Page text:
Photo Credit: Al Arabiya
CAIRO - Traditional gender roles in Egypt are prevalent and clearly defined. Most Egyptian women have experienced some form of sexual harassment. Gender roles are based on assumed biological differences between the sexes and can lead to dramatically different life experiences as well as opportunities and outcomes for individuals. Consequently, when looking at a number of indicators, women often find themselves disadvantaged relative to men.
Gender inequality exists in Egypt and the appearance at the film Cairo festival can lead you to imprisonment, especially if you are a woman who dares to appear in a transparent dress. Actually, Egyptian actress Rania Youssef, known for Wahed Saheh (2011), appeared in a lacy, black, dress that exposed most of her legs at the Cairo International Film Festival. The problem is that her outfit outraged many Egyptians and she could have been jailed for up to five years if found guilty, a judicial source told AFP.
As ABC7 reports, the initial complaint against Youssef was filed by a group of lawyers with a reputation for moral vigilantism but they said they withdrew their complaint on Tuesday. The complaint against her was filed by two lawyers, Amro Abdelsalam and Samir Sabri, who are known for taking celebrities to court. Ms Youssef's appearance "did not meet societal values, traditions and morals and therefore undermined the reputation of the festival and the reputation of Egyptian women in particular," Mr Sabri told AFP.
Luckily, the charges towards Rania Youssef have been dropped. According to Vogue, the charges against Rania Youssef were dropped after a public outcry on social media. She was expected to appear in court next month after a group of lawyers filed a complaint about her “revealing” dress. However, the same group of lawyers stated their actions were not intentional and dropped the charges after she apologized on social media. “When we took legal action, this was not for the purpose of personal gains or benefits, nor was it intended to deprive her person, but was out of concern for public order and ethics and sensing the danger facing the Egyptian society as a result of that incident, committed by a popular public figure with an audience that will try to imitate them, which may lead to the spread of chaos and the violation of standards of values and ethics.”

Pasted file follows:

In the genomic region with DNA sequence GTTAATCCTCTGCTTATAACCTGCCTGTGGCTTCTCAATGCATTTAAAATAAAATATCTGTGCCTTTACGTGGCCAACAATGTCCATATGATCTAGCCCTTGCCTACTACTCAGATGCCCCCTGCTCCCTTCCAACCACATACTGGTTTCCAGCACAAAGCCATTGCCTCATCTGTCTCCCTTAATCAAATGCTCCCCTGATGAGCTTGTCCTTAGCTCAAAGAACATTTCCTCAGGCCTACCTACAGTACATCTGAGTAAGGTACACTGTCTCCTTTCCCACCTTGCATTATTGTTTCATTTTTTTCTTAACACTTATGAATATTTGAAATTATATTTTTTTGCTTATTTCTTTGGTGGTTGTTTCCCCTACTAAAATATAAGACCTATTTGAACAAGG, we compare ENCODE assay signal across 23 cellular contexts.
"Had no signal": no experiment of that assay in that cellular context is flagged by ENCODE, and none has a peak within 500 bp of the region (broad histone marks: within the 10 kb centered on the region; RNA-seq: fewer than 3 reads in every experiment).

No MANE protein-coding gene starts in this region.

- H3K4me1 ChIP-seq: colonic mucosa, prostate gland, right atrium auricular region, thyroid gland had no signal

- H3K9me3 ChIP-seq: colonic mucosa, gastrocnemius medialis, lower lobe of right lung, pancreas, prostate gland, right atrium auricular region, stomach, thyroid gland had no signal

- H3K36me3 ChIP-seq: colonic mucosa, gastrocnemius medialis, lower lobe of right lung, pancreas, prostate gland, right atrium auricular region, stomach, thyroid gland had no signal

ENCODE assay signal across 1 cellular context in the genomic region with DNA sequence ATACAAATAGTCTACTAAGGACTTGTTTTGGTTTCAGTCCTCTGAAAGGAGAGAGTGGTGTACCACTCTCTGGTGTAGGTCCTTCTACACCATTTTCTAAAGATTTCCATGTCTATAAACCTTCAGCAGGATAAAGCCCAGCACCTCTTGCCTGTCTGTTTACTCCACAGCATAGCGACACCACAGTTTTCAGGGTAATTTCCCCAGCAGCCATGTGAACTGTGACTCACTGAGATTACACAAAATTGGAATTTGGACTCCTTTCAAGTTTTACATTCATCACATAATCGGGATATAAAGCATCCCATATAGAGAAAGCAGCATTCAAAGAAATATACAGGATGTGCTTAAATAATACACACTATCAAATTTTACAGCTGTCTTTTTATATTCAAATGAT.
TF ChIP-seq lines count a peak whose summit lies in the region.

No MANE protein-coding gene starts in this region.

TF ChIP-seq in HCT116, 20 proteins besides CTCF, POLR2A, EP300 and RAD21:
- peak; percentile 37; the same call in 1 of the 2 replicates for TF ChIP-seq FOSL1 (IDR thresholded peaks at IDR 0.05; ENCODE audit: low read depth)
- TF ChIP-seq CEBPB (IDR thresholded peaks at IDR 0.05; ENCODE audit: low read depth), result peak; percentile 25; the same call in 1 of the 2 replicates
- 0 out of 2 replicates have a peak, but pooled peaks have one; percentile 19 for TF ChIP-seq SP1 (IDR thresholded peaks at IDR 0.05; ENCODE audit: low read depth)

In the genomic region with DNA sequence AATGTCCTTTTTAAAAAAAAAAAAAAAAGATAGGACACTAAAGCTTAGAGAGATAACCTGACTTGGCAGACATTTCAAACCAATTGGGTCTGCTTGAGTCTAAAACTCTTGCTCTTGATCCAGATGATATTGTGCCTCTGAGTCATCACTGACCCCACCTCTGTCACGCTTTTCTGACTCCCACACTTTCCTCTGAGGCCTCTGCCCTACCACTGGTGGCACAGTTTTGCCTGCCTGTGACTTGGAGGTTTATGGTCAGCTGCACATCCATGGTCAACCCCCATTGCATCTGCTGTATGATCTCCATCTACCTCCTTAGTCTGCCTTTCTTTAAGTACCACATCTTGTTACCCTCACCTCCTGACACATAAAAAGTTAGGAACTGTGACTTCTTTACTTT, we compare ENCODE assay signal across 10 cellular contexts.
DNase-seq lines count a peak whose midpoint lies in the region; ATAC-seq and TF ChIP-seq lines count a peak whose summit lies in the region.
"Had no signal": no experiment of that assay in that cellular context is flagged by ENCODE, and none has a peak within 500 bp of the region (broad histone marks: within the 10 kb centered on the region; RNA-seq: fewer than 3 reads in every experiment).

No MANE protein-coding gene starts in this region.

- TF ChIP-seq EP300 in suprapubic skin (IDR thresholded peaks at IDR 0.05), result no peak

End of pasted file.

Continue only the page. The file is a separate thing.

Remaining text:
The 44-year-old said she would not have worn the dress if she had known it would cause such controversy. "It was the first time that I wore it and I did not realise it would spark so much anger," she said. "I reaffirm my commitment to the values upon which we were raised in Egyptian society," she added.
Sadly, this isn’t the first case where society punishes women because men didn’t like what they said or wore. As BBC reports, last year an Egyptian court jailed singer Shaimaa Ahmed for two years — later reduced to a year — for appearing in a music video in her underwear while suggestively eating a banana.
Meanwhile in January prosecutors detained another singer, Laila Amer, after her music video sparked controversy by showing her dancing and making suggestive gestures.
The Actor’s Guild of Egypt also released a statement in reference to the controversial dress and said each individual is entitled to self-expression but will take action for “offensive” attire. “Although we absolutely believe in the personal freedom of artists, we appeal to everyone to shoulder their responsibilities toward the fans who appreciate their art and view them as role models. That should compel them to exercise a minimum level of commitment to society’s public values.”